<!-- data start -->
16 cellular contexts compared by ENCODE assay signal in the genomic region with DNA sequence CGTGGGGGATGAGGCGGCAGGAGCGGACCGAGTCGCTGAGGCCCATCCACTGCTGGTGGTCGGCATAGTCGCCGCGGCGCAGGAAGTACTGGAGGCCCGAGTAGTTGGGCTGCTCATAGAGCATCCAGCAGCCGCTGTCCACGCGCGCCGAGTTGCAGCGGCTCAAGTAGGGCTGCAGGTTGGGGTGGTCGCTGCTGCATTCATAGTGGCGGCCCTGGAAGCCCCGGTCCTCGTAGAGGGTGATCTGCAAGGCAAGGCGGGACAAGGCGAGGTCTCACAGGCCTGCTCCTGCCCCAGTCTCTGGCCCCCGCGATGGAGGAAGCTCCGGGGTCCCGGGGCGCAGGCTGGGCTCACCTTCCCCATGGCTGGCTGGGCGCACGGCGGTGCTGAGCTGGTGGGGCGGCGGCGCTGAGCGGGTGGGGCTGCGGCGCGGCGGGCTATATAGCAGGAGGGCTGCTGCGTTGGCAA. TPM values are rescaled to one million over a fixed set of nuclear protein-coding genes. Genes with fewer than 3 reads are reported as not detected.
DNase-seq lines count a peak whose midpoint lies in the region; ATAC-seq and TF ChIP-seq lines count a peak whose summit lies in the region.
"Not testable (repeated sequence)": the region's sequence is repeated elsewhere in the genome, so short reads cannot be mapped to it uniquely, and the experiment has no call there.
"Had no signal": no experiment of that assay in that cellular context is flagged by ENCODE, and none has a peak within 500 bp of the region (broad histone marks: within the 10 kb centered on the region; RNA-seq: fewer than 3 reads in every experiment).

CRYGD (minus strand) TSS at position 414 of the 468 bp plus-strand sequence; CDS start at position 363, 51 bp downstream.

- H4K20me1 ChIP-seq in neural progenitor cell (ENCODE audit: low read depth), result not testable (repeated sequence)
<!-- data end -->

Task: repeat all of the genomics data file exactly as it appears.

16 cellular contexts compared by ENCODE assay signal in the genomic region with DNA sequence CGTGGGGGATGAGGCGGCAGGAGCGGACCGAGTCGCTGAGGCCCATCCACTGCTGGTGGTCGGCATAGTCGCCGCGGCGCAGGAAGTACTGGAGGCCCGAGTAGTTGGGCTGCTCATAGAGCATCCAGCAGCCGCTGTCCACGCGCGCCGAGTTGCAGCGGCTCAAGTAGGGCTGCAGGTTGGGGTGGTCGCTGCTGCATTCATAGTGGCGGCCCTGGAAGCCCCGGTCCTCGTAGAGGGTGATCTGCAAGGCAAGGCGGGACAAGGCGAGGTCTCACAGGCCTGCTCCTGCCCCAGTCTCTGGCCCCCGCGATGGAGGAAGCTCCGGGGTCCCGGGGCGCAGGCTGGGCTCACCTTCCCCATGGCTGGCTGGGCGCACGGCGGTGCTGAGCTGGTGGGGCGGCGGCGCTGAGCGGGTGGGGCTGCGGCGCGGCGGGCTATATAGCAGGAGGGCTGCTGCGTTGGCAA. TPM values are rescaled to one million over a fixed set of nuclear protein-coding genes. Genes with fewer than 3 reads are reported as not detected.
DNase-seq lines count a peak whose midpoint lies in the region; ATAC-seq and TF ChIP-seq lines count a peak whose summit lies in the region.
"Not testable (repeated sequence)": the region's sequence is repeated elsewhere in the genome, so short reads cannot be mapped to it uniquely, and the experiment has no call there.
"Had no signal": no experiment of that assay in that cellular context is flagged by ENCODE, and none has a peak within 500 bp of the region (broad histone marks: within the 10 kb centered on the region; RNA-seq: fewer than 3 reads in every experiment).

CRYGD (minus strand) TSS at position 414 of the 468 bp plus-strand sequence; CDS start at position 363, 51 bp downstream.

- H4K20me1 ChIP-seq in neural progenitor cell (ENCODE audit: low read depth), result not testable (repeated sequence)